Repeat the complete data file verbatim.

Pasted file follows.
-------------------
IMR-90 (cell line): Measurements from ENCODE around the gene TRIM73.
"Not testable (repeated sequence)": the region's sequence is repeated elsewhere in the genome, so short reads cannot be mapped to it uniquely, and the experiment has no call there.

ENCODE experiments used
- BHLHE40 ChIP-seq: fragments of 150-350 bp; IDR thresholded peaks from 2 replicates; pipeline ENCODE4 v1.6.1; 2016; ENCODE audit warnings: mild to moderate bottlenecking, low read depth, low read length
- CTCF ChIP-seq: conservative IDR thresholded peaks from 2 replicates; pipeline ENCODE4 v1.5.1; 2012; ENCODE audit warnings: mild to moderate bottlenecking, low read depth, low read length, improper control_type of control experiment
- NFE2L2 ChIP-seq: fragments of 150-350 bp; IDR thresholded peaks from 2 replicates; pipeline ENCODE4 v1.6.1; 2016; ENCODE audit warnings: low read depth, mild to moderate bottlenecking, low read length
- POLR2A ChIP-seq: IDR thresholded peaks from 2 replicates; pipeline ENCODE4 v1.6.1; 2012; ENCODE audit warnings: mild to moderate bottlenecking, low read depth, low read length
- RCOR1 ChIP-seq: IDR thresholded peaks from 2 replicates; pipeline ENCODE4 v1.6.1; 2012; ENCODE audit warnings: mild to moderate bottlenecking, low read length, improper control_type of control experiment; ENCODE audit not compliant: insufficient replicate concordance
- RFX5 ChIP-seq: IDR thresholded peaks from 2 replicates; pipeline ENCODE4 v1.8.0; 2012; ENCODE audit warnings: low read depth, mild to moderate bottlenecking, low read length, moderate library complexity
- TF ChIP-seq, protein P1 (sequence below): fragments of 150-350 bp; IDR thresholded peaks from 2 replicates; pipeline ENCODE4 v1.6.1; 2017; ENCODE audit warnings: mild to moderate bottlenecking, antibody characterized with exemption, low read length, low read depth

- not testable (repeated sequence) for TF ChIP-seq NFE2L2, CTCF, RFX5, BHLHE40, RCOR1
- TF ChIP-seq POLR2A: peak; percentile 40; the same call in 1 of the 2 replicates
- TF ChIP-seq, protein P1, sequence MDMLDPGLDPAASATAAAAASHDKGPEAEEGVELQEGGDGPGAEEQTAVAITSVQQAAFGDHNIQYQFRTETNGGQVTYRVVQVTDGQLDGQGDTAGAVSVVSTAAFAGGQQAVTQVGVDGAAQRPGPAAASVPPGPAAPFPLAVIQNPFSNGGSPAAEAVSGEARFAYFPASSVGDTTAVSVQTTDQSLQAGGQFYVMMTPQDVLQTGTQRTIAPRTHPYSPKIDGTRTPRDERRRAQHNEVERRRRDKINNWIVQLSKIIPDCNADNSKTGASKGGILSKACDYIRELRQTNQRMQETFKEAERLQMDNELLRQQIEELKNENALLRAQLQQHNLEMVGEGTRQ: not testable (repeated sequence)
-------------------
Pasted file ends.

IMR-90 (cell line): Measurements from ENCODE around the gene TRIM73.
"Not testable (repeated sequence)": the region's sequence is repeated elsewhere in the genome, so short reads cannot be mapped to it uniquely, and the experiment has no call there.

ENCODE experiments used
- BHLHE40 ChIP-seq: fragments of 150-350 bp; IDR thresholded peaks from 2 replicates; pipeline ENCODE4 v1.6.1; 2016; ENCODE audit warnings: mild to moderate bottlenecking, low read depth, low read length
- CTCF ChIP-seq: conservative IDR thresholded peaks from 2 replicates; pipeline ENCODE4 v1.5.1; 2012; ENCODE audit warnings: mild to moderate bottlenecking, low read depth, low read length, improper control_type of control experiment
- NFE2L2 ChIP-seq: fragments of 150-350 bp; IDR thresholded peaks from 2 replicates; pipeline ENCODE4 v1.6.1; 2016; ENCODE audit warnings: low read depth, mild to moderate bottlenecking, low read length
- POLR2A ChIP-seq: IDR thresholded peaks from 2 replicates; pipeline ENCODE4 v1.6.1; 2012; ENCODE audit warnings: mild to moderate bottlenecking, low read depth, low read length
- RCOR1 ChIP-seq: IDR thresholded peaks from 2 replicates; pipeline ENCODE4 v1.6.1; 2012; ENCODE audit warnings: mild to moderate bottlenecking, low read length, improper control_type of control experiment; ENCODE audit not compliant: insufficient replicate concordance
- RFX5 ChIP-seq: IDR thresholded peaks from 2 replicates; pipeline ENCODE4 v1.8.0; 2012; ENCODE audit warnings: low read depth, mild to moderate bottlenecking, low read length, moderate library complexity
- TF ChIP-seq, protein P1 (sequence below): fragments of 150-350 bp; IDR thresholded peaks from 2 replicates; pipeline ENCODE4 v1.6.1; 2017; ENCODE audit warnings: mild to moderate bottlenecking, antibody characterized with exemption, low read length, low read depth

- not testable (repeated sequence) for TF ChIP-seq NFE2L2, CTCF, RFX5, BHLHE40, RCOR1
- TF ChIP-seq POLR2A: peak; percentile 40; the same call in 1 of the 2 replicates
- TF ChIP-seq, protein P1, sequence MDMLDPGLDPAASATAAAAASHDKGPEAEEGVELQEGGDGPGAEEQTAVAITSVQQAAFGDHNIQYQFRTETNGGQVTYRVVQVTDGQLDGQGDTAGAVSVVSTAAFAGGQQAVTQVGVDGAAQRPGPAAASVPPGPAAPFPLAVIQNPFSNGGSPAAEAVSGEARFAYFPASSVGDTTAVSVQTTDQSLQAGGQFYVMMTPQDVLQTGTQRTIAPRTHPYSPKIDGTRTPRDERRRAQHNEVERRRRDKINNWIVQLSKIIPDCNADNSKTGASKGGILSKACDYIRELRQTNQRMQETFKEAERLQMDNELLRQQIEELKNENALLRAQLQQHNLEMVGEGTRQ: not testable (repeated sequence)